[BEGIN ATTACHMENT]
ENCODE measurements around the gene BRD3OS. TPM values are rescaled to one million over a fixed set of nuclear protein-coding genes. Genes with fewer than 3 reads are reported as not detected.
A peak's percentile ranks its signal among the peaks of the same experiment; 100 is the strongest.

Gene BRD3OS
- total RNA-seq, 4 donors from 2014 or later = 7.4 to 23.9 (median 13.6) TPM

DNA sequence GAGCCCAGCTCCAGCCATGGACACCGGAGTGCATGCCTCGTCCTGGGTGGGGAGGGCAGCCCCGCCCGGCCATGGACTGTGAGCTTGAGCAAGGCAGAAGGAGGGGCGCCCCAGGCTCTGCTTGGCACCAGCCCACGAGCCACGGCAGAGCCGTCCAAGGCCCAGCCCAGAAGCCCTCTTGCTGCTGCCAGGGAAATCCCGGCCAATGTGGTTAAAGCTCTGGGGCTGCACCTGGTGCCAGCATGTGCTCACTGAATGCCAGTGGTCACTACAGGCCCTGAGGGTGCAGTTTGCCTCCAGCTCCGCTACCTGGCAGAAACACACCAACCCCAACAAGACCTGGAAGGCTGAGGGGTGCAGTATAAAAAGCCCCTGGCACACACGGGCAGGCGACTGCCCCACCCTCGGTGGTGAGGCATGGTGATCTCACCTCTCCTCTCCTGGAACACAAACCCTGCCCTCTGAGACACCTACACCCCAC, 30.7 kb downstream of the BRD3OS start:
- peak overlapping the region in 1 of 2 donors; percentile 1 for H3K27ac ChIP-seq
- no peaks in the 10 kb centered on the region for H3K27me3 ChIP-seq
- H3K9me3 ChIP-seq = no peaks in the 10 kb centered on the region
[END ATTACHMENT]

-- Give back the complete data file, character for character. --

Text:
ENCODE measurements around the gene BRD3OS. TPM values are rescaled to one million over a fixed set of nuclear protein-coding genes. Genes with fewer than 3 reads are reported as not detected.
A peak's percentile ranks its signal among the peaks of the same experiment; 100 is the strongest.

Gene BRD3OS
- total RNA-seq, 4 donors from 2014 or later = 7.4 to 23.9 (median 13.6) TPM

DNA sequence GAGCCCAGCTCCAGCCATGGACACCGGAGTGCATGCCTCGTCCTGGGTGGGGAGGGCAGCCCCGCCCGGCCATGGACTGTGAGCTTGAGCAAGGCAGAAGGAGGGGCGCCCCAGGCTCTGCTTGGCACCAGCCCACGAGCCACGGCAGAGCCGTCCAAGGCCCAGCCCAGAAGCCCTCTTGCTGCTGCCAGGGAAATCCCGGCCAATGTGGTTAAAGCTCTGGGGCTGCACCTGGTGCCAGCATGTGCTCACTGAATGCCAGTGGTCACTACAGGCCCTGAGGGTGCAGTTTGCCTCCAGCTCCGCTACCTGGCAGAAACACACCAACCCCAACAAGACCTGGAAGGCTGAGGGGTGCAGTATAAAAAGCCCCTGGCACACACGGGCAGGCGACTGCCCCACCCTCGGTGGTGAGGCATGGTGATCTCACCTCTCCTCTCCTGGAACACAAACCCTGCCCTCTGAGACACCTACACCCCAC, 30.7 kb downstream of the BRD3OS start:
- peak overlapping the region in 1 of 2 donors; percentile 1 for H3K27ac ChIP-seq
- no peaks in the 10 kb centered on the region for H3K27me3 ChIP-seq
- H3K9me3 ChIP-seq = no peaks in the 10 kb centered on the region